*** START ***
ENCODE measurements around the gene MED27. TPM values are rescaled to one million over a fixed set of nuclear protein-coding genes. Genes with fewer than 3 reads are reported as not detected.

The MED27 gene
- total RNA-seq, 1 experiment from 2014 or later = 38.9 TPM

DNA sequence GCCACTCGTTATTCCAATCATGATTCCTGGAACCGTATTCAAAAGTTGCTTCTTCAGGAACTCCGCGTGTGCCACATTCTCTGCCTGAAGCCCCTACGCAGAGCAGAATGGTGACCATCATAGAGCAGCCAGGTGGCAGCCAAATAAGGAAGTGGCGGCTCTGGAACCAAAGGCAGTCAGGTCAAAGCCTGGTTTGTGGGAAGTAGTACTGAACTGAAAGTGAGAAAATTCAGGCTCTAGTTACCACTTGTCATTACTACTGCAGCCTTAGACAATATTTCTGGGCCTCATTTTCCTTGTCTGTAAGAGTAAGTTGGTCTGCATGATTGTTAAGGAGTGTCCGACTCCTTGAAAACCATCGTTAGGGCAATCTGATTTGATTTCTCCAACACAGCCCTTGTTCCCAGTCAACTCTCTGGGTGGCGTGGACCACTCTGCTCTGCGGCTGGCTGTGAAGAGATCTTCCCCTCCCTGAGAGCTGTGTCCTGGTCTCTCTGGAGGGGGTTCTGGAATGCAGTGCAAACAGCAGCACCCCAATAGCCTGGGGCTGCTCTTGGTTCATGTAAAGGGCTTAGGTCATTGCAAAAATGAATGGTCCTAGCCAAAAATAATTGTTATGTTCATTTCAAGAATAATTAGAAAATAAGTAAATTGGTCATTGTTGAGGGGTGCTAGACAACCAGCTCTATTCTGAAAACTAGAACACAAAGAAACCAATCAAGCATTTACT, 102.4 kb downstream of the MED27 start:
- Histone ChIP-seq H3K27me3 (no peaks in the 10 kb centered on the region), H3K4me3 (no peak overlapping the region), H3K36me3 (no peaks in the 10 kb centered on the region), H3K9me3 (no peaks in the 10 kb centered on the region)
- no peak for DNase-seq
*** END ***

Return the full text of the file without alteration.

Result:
ENCODE measurements around the gene MED27. TPM values are rescaled to one million over a fixed set of nuclear protein-coding genes. Genes with fewer than 3 reads are reported as not detected.

The MED27 gene
- total RNA-seq, 1 experiment from 2014 or later = 38.9 TPM

DNA sequence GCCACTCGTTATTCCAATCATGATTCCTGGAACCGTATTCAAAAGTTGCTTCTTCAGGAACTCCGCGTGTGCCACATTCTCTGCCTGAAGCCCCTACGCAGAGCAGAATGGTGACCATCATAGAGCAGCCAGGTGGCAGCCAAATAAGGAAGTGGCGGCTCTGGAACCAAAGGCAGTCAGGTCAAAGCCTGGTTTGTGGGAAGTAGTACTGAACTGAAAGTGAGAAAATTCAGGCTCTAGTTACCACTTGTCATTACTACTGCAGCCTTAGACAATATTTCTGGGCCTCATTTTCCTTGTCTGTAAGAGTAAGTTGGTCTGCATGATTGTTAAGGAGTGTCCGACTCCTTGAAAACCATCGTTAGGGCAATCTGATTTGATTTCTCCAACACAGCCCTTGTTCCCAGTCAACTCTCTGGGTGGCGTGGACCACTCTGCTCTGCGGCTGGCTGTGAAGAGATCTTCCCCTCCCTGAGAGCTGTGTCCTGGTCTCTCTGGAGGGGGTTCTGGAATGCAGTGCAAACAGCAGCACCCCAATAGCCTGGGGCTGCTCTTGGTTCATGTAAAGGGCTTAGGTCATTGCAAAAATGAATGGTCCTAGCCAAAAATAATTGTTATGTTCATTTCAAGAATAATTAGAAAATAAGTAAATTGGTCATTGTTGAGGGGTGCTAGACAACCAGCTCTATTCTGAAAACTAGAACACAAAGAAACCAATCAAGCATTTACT, 102.4 kb downstream of the MED27 start:
- Histone ChIP-seq H3K27me3 (no peaks in the 10 kb centered on the region), H3K4me3 (no peak overlapping the region), H3K36me3 (no peaks in the 10 kb centered on the region), H3K9me3 (no peaks in the 10 kb centered on the region)
- no peak for DNase-seq